Autumn Semester 2020 takes place in a mixed form of online and classroom teaching.
Please read the published information on the individual courses carefully.

Search result: Catalogue data in Spring Semester 2015

Computer Science Master Information
Focus Courses
Focus Courses in Computational Science
Focus Elective Courses Computational Science
NumberTitleTypeECTSHoursLecturers
252-0526-00LStatistical Learning Theory Information W4 credits2V + 1UJ. M. Buhmann
AbstractThe course covers advanced methods of statistical learning :
PAC learning and statistical learning theory;variational methods and optimization, e.g., maximum entropy techniques, information bottleneck, deterministic and simulated annealing; clustering for vectorial, histogram and relational data; model selection; graphical models.
ObjectiveThe course surveys recent methods of statistical learning. The fundamentals of machine learning as presented in the course "Introduction to Machine Learning" are expanded and in particular, the theory of statistical learning is discussed.
Content# Boosting: A state-of-the-art classification approach that is sometimes used as an alternative to SVMs in non-linear classification.
# Theory of estimators: How can we measure the quality of a statistical estimator? We already discussed bias and variance of estimators very briefly, but the interesting part is yet to come.
# Statistical learning theory: How can we measure the quality of a classifier? Can we give any guarantees for the prediction error?
# Variational methods and optimization: We consider optimization approaches for problems where the optimizer is a probability distribution. Concepts we will discuss in this context include:

* Maximum Entropy
* Information Bottleneck
* Deterministic Annealing

# Clustering: The problem of sorting data into groups without using training samples. This requires a definition of ``similarity'' between data points and adequate optimization procedures.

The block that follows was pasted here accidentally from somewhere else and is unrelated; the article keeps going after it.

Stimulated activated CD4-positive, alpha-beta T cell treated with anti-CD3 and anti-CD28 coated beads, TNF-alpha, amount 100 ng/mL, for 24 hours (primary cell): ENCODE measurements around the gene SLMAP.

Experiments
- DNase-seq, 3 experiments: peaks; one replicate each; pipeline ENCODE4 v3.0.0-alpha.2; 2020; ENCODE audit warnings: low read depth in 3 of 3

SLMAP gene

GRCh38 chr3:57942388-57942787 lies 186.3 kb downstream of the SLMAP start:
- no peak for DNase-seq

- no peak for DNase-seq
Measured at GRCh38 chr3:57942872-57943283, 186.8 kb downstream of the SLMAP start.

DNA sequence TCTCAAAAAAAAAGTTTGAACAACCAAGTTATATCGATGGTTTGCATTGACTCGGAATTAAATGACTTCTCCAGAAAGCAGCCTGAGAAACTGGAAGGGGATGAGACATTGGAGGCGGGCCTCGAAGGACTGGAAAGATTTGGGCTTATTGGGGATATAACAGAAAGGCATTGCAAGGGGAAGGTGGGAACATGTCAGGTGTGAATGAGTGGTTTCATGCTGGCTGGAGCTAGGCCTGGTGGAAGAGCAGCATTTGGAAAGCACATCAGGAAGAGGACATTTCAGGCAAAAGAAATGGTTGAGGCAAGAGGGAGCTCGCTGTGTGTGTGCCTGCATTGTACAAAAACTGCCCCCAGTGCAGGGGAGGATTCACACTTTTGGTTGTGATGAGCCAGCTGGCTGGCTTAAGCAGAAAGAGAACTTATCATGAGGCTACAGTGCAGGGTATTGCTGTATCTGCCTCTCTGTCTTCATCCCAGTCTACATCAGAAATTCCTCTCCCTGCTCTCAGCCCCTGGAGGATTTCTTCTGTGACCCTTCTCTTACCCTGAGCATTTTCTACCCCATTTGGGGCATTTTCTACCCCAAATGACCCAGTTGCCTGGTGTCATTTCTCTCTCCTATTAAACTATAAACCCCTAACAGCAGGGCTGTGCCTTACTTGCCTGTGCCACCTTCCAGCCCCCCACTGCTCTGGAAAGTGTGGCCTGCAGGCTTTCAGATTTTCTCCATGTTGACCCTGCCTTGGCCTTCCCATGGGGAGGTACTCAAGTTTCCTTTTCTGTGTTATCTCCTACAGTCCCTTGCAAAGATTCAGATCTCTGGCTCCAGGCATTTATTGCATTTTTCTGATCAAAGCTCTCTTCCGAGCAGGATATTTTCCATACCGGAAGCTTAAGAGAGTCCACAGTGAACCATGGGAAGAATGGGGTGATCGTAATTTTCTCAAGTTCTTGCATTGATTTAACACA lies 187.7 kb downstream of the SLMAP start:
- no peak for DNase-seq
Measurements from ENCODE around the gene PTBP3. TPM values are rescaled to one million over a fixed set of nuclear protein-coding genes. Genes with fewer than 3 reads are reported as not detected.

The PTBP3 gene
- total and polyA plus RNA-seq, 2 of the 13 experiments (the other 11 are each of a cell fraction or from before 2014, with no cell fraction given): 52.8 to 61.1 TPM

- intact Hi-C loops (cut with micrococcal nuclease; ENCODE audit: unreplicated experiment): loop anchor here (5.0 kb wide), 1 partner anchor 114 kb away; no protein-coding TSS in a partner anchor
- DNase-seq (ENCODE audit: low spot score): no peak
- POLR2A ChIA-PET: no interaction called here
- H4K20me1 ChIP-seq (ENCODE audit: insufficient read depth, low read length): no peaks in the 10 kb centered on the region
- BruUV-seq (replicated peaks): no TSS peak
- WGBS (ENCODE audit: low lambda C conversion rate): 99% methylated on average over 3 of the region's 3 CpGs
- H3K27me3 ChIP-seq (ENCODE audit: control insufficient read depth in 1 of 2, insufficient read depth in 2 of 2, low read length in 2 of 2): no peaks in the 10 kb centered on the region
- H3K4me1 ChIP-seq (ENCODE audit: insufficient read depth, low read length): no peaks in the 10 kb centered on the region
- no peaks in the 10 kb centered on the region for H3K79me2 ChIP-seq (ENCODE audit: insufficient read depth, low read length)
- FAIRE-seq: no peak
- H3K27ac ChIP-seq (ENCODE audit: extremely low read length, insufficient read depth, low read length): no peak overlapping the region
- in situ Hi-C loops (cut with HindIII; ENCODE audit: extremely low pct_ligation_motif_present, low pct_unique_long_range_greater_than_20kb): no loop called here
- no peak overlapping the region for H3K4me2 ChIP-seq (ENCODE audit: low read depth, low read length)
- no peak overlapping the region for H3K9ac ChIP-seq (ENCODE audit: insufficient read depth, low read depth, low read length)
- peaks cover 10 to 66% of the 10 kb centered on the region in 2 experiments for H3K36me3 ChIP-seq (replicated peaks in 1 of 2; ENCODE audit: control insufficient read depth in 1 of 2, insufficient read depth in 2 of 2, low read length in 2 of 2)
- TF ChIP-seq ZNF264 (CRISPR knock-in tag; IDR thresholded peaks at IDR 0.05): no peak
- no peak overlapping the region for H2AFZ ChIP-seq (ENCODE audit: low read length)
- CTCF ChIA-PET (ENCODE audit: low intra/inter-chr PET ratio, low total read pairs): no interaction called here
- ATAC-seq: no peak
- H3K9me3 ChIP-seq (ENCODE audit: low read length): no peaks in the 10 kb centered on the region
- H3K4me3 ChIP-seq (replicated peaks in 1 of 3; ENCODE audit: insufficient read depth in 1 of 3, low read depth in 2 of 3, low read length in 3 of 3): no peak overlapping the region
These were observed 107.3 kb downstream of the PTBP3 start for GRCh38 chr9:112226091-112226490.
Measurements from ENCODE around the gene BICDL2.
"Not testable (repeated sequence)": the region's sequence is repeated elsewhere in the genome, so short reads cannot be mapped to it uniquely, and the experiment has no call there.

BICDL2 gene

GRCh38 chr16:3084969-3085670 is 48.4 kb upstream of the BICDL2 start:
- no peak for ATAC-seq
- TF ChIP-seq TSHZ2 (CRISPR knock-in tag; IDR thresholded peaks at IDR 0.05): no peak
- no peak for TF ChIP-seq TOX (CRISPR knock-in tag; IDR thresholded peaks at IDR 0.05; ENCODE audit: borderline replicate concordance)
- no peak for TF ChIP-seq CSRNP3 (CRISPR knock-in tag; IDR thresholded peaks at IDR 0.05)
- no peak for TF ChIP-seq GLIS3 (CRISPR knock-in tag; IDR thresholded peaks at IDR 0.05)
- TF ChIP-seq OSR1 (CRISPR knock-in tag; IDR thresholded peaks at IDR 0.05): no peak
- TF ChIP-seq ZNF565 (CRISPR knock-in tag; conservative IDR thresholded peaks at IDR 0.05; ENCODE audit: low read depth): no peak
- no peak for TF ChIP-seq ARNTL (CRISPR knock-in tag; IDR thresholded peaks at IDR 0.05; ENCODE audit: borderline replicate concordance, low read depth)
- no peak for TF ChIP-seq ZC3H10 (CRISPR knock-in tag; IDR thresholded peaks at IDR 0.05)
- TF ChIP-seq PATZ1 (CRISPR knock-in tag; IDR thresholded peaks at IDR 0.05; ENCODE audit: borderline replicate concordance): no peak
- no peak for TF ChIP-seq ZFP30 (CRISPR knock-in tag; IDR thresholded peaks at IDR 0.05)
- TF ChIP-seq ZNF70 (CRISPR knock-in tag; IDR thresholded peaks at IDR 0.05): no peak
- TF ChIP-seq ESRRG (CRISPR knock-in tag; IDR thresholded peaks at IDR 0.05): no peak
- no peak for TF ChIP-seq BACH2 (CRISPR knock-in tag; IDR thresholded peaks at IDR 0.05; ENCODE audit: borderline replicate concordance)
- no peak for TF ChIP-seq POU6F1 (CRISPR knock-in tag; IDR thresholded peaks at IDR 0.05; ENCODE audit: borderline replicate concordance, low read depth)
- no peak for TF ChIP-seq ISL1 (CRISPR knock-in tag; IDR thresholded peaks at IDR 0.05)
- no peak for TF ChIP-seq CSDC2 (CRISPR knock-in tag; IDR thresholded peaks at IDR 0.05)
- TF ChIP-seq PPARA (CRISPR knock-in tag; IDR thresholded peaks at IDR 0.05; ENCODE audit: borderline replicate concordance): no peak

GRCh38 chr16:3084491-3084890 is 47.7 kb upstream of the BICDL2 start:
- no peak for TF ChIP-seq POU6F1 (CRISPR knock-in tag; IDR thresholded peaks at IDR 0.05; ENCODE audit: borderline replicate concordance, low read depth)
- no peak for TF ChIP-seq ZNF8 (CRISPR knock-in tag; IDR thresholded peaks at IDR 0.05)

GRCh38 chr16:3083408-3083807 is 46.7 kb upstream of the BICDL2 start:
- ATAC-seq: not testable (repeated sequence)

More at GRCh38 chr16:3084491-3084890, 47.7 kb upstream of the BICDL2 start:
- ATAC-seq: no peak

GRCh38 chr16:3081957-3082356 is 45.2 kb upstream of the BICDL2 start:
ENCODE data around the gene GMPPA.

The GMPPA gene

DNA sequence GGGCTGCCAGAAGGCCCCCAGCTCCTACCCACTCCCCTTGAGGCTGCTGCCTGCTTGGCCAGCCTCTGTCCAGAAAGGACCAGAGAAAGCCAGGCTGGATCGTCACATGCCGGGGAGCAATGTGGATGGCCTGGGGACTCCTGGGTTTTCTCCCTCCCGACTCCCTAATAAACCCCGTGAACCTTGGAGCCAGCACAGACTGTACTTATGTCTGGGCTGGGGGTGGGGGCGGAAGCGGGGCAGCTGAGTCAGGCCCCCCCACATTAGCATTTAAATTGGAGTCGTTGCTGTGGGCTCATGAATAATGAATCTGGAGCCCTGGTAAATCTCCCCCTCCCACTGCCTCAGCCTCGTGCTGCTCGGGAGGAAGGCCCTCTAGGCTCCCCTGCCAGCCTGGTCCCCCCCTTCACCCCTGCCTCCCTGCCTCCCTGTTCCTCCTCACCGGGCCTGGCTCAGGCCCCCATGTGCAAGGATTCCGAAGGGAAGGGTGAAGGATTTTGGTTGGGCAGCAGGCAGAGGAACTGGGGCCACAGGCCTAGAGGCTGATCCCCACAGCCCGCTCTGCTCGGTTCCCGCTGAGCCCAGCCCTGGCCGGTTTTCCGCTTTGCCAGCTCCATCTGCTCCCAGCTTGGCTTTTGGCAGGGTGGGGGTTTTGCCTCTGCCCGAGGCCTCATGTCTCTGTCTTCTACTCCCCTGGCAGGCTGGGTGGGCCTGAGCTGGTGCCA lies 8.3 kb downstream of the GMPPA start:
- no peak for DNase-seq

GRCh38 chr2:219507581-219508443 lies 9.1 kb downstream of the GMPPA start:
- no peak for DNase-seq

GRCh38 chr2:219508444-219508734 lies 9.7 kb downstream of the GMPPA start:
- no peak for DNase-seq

# Model selection: We have already discussed how to fit a model to a data set in ML I, which usually involved adjusting model parameters for a given type of model. Model selection refers to the question of how complex the chosen model should be. As we already know, simple and complex models both have advantages and drawbacks alike.
# Reinforcement learning: The problem of learning through interaction with an environment which changes. To achieve optimal behavior, we have to base decisions not only on the current state of the environment, but also on how we expect it to develop in the future.
Lecture notesno script; transparencies of the lectures will be made available.
LiteratureDuda, Hart, Stork: Pattern Classification, Wiley Interscience, 2000.

Hastie, Tibshirani, Friedman: The Elements of Statistical Learning, Springer, 2001.

L. Devroye, L. Gyorfi, and G. Lugosi: A probabilistic theory of pattern recognition. Springer, New York, 1996
Prerequisites / NoticeRequirements:

basic knowledge of statistics, interest in statistical methods.

It is recommended that Introduction to Machine Learning (ML I) is taken first; but with a little extra effort Statistical Learning Theory can be followed without the introductory course.
151-0104-00LUncertainty Quantification for Engineering & Life Sciences Restricted registration - show details
Does not take place this semester.
Number of participants limited to 40.
W4 credits3GP. Koumoutsakos
AbstractQuantification of uncertainties in computational models pertaining to applications in engineering and life sciences. Exploitation of massively available data to develop computational models with quantifiable predictive capabilities. Applications of Uncertainty Quantification and Propagation to problems in mechanics, control, systems and cell biology.
ObjectiveThe course will teach fundamental concept of Uncertainty Quantification and Propagation (UQ+P) for computational models of systems in Engineering and Life Sciences. Emphasis will be placed on practical and computational aspects of UQ+P including the implementation of relevant algorithms in multicore architectures.
ContentTopics that will be covered include: Uncertainty quantification under
parametric and non-parametric modelling uncertainty, Bayesian inference with model class assessment, Markov Chain Monte Carlo simulation, prior and posterior reliability analysis.
Lecture notesThe class will be largely based on the book: Data Analysis: A Bayesian Tutorial by Devinderjit Sivia as well as on class notes and related literature that will be distributed in class.
Literature1. Data Analysis: A Bayesian Tutorial by Devinderjit Sivia
2. Probability Theory: The Logic of Science by E. T. Jaynes
3. Class Notes
Prerequisites / NoticeFundamentals of Probability, Fundamentals of Computational Modeling
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